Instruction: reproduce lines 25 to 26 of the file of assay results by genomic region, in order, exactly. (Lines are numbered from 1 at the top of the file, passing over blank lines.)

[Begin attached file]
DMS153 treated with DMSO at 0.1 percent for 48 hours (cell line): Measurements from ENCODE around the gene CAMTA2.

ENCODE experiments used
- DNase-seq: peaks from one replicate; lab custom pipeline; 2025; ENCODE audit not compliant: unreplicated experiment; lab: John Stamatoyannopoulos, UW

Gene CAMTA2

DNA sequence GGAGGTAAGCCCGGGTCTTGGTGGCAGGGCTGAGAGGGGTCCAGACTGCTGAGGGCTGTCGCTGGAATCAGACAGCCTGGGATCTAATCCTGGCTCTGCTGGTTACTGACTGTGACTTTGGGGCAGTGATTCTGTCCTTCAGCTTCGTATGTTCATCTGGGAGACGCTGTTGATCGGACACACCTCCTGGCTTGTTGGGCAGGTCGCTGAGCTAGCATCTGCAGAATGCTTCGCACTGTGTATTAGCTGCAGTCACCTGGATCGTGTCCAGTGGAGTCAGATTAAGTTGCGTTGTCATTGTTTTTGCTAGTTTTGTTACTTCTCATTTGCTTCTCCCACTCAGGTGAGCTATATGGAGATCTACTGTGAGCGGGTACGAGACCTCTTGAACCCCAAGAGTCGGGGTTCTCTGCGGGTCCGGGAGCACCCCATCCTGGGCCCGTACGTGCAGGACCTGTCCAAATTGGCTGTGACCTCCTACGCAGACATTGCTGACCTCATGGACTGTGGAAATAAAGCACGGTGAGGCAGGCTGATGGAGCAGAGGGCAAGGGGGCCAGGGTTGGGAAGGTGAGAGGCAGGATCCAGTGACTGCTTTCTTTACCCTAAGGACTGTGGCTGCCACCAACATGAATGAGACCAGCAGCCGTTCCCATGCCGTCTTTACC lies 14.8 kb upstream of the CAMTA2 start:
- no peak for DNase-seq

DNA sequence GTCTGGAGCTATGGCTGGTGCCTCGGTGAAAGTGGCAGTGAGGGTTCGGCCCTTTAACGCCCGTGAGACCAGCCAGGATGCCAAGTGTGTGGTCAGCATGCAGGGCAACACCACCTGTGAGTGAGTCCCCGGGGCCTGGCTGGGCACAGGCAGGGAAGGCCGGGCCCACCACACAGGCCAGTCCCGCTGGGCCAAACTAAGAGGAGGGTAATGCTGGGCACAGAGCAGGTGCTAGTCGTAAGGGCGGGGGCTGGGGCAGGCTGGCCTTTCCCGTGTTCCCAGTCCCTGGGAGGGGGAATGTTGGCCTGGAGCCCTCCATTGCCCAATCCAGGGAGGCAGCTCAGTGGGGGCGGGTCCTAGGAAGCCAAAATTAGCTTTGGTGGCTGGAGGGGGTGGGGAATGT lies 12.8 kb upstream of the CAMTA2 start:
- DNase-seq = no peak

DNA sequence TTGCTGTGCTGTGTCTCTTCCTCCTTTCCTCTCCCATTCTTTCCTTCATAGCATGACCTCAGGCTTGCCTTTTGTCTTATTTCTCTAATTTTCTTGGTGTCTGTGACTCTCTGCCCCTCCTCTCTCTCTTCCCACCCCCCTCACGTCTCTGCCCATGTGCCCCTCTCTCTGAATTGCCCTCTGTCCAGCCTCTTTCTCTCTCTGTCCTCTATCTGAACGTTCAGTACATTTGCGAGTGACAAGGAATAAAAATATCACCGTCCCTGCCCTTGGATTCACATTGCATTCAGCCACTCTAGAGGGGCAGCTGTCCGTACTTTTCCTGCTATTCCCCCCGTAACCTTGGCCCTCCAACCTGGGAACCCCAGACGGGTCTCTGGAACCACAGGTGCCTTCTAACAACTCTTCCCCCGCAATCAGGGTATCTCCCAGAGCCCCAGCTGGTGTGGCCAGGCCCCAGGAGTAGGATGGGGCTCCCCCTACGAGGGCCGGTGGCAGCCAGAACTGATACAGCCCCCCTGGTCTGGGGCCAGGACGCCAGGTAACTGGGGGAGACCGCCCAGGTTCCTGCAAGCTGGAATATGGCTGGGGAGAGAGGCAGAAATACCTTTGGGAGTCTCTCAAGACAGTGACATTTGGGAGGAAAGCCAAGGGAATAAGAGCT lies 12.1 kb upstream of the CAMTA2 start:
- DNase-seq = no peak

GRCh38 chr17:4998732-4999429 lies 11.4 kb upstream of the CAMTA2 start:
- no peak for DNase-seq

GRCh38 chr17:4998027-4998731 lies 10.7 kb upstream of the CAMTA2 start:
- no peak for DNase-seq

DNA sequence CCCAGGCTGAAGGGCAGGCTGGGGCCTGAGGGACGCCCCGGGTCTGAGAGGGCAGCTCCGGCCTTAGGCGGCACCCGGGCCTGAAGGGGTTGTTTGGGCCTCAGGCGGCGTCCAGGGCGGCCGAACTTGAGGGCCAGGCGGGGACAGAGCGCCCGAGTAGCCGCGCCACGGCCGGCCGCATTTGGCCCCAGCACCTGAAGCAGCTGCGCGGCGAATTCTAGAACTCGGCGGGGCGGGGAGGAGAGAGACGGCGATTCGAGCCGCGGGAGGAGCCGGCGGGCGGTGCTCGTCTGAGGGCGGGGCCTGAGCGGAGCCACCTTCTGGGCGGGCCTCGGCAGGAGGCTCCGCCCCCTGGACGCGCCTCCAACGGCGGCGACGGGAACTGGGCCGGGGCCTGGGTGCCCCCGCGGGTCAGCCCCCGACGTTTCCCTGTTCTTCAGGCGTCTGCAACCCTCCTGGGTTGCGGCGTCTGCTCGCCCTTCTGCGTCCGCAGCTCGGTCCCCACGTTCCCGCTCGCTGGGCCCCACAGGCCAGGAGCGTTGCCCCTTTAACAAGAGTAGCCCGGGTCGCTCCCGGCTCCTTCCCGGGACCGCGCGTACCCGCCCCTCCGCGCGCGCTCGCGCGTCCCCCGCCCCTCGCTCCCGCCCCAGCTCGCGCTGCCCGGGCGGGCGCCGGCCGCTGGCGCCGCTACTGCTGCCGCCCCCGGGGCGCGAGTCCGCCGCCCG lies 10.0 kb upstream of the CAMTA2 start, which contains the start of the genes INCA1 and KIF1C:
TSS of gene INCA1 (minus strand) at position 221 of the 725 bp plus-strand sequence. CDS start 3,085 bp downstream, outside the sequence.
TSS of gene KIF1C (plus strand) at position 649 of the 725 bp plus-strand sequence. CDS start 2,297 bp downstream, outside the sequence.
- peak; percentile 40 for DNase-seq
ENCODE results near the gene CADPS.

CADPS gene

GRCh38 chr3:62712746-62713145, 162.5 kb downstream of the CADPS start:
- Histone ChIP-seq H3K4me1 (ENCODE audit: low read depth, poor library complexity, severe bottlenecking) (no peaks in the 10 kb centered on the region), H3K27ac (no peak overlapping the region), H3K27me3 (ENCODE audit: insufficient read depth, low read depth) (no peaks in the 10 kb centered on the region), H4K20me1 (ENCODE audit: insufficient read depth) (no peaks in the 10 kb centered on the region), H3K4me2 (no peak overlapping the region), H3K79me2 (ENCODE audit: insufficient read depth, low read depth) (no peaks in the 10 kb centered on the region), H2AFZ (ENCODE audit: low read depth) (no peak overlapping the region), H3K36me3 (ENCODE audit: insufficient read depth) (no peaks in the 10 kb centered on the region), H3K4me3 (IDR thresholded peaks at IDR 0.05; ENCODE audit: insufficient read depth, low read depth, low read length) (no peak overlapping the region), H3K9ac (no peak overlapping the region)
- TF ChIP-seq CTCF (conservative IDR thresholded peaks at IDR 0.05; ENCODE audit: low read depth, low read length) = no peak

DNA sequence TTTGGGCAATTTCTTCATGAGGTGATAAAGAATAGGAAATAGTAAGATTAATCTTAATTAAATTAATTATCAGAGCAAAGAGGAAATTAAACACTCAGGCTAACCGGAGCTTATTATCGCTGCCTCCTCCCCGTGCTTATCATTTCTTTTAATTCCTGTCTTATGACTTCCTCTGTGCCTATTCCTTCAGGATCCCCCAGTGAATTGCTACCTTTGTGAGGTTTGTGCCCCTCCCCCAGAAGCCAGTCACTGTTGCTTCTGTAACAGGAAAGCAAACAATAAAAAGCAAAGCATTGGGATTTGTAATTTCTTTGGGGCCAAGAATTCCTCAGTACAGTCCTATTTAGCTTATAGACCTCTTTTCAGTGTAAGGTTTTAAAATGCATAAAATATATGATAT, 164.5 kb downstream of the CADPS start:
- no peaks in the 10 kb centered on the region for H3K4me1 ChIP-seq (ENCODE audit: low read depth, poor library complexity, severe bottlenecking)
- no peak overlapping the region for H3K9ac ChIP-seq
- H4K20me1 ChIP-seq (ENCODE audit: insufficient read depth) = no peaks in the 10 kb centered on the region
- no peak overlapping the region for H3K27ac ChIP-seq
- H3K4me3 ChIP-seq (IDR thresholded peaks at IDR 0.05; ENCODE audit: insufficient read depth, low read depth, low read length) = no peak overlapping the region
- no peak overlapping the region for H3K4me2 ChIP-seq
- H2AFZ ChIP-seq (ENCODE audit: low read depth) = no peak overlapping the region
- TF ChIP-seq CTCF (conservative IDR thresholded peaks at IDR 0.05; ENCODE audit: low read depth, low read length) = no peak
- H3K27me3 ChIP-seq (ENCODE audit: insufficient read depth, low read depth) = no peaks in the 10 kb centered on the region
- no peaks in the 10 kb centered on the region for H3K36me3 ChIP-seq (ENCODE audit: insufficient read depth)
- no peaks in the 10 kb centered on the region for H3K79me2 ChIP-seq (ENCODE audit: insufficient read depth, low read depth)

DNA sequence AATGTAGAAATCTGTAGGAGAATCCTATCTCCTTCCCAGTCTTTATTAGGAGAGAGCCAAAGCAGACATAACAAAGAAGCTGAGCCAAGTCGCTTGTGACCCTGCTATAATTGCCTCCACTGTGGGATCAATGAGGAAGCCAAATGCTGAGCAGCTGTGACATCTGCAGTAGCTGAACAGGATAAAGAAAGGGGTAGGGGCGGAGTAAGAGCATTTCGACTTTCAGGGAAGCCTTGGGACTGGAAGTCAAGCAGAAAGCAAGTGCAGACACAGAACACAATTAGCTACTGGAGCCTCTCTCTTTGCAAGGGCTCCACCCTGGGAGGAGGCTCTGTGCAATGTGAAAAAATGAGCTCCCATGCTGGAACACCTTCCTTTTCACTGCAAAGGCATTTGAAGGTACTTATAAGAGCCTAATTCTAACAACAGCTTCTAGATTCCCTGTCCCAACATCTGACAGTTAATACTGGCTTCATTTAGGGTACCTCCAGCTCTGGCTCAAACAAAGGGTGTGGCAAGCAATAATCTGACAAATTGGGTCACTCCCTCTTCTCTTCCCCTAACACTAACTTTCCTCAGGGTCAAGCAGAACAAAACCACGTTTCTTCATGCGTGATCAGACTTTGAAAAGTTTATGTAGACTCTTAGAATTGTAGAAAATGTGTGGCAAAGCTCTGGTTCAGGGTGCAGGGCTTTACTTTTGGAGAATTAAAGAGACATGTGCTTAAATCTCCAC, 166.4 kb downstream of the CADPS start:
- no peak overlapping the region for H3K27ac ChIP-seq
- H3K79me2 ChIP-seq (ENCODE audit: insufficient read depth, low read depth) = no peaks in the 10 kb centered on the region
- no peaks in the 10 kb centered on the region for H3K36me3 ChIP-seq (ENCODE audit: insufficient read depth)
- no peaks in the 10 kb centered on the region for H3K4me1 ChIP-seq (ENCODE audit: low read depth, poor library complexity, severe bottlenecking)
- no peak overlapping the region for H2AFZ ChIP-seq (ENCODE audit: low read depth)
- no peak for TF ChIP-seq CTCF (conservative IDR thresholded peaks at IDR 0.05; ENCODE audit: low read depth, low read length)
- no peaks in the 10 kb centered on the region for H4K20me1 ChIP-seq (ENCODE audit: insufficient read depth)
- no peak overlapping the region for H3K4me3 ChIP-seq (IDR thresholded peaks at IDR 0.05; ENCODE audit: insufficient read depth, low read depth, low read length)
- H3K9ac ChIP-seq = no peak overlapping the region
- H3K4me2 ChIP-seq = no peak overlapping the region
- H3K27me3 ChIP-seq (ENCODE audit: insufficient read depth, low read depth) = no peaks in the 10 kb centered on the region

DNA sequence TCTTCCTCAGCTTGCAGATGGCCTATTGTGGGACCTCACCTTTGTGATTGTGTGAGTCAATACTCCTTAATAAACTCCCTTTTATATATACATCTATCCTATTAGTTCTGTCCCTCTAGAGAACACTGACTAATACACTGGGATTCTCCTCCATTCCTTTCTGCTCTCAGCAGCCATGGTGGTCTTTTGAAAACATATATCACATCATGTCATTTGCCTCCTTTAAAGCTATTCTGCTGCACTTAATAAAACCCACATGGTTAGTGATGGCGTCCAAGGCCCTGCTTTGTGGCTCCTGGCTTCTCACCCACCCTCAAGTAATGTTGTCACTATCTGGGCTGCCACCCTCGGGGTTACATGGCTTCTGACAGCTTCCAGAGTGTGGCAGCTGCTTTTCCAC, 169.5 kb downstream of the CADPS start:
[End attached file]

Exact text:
- no peaks in the 10 kb centered on the region for H3K4me1 ChIP-seq (ENCODE audit: low read depth, poor library complexity, severe bottlenecking)
- no peak overlapping the region for H3K9ac ChIP-seq